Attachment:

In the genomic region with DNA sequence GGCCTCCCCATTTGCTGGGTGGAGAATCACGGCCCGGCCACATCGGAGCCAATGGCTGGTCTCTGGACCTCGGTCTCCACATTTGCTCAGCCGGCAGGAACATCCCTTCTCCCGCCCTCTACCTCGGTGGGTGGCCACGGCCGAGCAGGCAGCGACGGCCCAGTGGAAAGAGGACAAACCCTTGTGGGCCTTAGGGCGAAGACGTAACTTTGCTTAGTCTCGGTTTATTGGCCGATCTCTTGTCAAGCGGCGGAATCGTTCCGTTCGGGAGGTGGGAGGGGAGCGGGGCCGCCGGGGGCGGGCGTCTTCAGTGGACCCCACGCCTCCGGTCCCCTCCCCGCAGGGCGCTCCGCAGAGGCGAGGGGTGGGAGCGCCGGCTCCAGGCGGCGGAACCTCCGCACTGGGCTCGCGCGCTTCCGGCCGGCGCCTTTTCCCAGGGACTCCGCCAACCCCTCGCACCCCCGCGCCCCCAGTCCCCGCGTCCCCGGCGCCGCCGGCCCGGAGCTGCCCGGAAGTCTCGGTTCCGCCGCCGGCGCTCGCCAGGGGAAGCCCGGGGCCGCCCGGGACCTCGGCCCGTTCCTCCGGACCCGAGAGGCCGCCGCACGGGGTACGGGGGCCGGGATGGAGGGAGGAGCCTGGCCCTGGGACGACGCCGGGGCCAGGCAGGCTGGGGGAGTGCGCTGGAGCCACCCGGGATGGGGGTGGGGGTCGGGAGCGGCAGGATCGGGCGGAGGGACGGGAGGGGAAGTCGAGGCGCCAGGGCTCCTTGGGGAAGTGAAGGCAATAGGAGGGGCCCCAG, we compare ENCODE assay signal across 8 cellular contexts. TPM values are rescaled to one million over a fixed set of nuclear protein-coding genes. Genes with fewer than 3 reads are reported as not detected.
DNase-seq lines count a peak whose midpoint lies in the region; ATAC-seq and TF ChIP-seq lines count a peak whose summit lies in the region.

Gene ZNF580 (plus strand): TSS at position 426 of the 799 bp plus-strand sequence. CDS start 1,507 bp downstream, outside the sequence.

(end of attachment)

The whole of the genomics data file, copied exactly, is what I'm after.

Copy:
In the genomic region with DNA sequence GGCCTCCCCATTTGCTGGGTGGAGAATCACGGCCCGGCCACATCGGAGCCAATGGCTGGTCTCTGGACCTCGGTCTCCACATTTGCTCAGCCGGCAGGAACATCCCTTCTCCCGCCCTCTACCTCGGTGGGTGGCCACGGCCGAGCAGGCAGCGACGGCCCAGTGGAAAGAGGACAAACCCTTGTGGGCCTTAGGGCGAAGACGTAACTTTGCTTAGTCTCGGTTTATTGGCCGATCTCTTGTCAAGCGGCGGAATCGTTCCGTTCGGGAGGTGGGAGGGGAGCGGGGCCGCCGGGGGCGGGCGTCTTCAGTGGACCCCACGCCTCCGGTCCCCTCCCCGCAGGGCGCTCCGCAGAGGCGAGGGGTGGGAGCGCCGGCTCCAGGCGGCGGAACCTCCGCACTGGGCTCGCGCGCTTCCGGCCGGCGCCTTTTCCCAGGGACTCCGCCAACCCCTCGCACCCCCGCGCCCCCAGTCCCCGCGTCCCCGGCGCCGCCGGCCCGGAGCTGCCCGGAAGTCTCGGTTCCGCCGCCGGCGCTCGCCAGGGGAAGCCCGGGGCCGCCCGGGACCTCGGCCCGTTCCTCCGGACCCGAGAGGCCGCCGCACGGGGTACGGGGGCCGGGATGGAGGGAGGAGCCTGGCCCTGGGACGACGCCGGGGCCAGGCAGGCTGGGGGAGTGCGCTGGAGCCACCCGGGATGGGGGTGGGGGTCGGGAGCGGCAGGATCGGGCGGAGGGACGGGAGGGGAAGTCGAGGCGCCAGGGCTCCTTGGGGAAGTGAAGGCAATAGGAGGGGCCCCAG, we compare ENCODE assay signal across 8 cellular contexts. TPM values are rescaled to one million over a fixed set of nuclear protein-coding genes. Genes with fewer than 3 reads are reported as not detected.
DNase-seq lines count a peak whose midpoint lies in the region; ATAC-seq and TF ChIP-seq lines count a peak whose summit lies in the region.

Gene ZNF580 (plus strand): TSS at position 426 of the 799 bp plus-strand sequence. CDS start 1,507 bp downstream, outside the sequence.